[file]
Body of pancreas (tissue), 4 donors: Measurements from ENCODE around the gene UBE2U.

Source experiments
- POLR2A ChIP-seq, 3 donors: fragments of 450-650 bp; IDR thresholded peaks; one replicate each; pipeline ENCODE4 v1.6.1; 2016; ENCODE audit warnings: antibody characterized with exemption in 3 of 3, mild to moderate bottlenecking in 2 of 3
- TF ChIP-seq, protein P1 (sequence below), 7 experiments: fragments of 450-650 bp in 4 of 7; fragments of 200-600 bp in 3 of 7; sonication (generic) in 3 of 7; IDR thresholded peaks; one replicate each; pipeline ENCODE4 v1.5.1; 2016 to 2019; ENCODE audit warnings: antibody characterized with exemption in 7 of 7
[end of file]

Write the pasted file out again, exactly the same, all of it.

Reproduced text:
Body of pancreas (tissue), 4 donors: Measurements from ENCODE around the gene UBE2U.

Source experiments
- POLR2A ChIP-seq, 3 donors: fragments of 450-650 bp; IDR thresholded peaks; one replicate each; pipeline ENCODE4 v1.6.1; 2016; ENCODE audit warnings: antibody characterized with exemption in 3 of 3, mild to moderate bottlenecking in 2 of 3
- TF ChIP-seq, protein P1 (sequence below), 7 experiments: fragments of 450-650 bp in 4 of 7; fragments of 200-600 bp in 3 of 7; sonication (generic) in 3 of 7; IDR thresholded peaks; one replicate each; pipeline ENCODE4 v1.5.1; 2016 to 2019; ENCODE audit warnings: antibody characterized with exemption in 7 of 7